This morning’s State of the Industry panel at Ad:tech New York shed some light on how publishers, agencies and their clients see the digital advertising space today.
The panel was moderated by Randall Rothenberg, president and CEO of the Internet Advertising Bureau, and also included Tina Sharkey, chairman and global president of Baby Center LLC; Rob Norman, CEO of Group M Interaction; David Morris, chief client officer of CBS Interactive; and Rob Master, North American media director of Unilever US.
The panel, unsurprisingly, kicked off with talk of the election and the use by both candidates, particularly Democratic candidate Sen. Barack Obama, of digital marketing and other types of media to get their messages across.
Rothenberg questioned whether the new ways in which consumers view content, like short-form video, are giving advertisers new ways to think about media and ad units.
Sharkey said that newsletters and e-mail consumption are higher than ever.
“Consumers are picking the information they want to consume as opposed to just visiting a homepage,” Sharkey said, “It’s customized media, and it’s more targeted.”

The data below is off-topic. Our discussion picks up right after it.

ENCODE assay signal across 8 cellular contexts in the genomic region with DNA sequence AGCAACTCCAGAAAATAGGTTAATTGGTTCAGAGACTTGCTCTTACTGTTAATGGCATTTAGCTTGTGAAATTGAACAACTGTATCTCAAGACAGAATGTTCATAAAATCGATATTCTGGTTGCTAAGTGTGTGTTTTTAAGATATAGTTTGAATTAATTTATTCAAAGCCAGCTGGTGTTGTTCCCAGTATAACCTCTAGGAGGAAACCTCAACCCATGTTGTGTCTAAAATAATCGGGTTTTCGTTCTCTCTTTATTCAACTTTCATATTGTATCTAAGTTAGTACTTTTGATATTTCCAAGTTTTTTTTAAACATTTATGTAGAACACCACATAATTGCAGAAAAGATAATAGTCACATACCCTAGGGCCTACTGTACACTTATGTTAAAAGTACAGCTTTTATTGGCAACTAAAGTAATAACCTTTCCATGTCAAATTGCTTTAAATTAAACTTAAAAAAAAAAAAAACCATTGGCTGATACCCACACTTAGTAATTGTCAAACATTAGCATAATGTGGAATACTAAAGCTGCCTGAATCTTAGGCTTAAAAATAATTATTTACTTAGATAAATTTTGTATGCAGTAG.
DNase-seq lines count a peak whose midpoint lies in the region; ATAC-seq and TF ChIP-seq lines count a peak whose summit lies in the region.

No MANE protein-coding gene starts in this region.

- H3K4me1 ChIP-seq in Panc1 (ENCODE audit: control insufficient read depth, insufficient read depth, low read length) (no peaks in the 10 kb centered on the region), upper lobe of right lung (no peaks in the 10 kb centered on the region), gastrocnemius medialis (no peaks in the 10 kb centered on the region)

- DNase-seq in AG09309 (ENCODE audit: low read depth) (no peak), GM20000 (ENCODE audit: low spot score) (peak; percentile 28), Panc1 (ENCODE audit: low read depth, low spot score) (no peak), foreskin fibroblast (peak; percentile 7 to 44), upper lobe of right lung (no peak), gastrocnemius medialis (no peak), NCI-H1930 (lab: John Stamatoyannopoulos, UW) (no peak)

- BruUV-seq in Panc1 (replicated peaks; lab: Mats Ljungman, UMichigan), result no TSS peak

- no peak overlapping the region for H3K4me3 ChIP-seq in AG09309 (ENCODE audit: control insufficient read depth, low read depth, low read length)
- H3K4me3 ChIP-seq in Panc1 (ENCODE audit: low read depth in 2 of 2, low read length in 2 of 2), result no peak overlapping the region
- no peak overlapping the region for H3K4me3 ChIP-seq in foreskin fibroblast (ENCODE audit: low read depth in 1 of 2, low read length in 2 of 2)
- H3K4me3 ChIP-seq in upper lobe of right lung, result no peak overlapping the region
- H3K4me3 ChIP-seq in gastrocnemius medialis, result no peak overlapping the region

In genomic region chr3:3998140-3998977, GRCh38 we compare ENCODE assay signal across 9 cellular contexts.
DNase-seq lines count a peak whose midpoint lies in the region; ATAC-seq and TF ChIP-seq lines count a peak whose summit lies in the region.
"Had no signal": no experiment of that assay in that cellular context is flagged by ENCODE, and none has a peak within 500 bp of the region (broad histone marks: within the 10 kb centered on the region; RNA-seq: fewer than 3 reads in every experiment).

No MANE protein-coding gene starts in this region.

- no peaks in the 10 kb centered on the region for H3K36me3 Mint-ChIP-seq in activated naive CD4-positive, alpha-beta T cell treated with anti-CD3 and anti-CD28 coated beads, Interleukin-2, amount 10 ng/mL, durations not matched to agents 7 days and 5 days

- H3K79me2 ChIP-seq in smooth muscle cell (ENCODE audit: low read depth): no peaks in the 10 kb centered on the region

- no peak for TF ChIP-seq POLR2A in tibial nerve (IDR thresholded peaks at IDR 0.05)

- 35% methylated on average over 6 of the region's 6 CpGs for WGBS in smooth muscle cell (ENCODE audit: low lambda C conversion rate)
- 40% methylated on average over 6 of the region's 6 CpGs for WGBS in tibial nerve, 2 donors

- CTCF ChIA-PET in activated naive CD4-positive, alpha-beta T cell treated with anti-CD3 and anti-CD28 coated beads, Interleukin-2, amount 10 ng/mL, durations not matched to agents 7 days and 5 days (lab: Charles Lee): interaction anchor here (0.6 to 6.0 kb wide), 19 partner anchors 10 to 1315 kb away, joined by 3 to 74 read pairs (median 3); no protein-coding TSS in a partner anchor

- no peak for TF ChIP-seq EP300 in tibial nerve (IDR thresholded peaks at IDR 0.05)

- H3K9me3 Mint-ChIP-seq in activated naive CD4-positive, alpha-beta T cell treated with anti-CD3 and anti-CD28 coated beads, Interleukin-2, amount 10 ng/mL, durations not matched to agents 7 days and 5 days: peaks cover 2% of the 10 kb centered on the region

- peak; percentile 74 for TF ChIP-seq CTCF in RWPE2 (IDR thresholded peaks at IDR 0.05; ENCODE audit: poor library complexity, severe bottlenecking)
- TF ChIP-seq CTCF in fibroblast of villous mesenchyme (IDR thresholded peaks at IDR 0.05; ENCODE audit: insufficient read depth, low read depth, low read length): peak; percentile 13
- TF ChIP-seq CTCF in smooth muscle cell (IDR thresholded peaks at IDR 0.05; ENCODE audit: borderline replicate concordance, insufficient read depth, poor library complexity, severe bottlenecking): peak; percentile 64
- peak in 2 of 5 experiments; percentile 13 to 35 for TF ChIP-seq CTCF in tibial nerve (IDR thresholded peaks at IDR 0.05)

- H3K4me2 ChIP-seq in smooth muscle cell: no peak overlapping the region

The topic of legislation and regulation in the digital marketing space was a sensitive one.
Panelists wondered: How will possible privacy regulation affect interactive advertising?
“We have to be smart as an industry,” Morris said. “We need to be upfront to consumers and users and clear and concise about how and what information we’re collecting and how we’re using it.”
The Federal Communications Commission, Morris added, is not concerned about a user viewing a video on a new model camera, then visiting a sports Web site and seeing an ad for another camera. The main concerns are centered around children’s privacy, health issues and financial statuses, he noted.
Everyone on the panel seemed to think that self-regulation would be most effective.
“We need to keep operating under good business principles,” Sharkey said, “We have to engage as an industry and monitor ourselves. We are the leaders.”
The focus then shifted to direct response: How are companies using it through TV and online in terms of actual sales?
“We don’t sell cars or computers,” Master said. “We sell mayonnaise, so tracking is hard. We use analytics and augment our mix models to help define the appropriate metrics. We don’t just look at direct response. It is far beyond [just] click throughs.”
“It doesn’t matter how engaged [a consumer] is if they’re not buying products,” Morris said.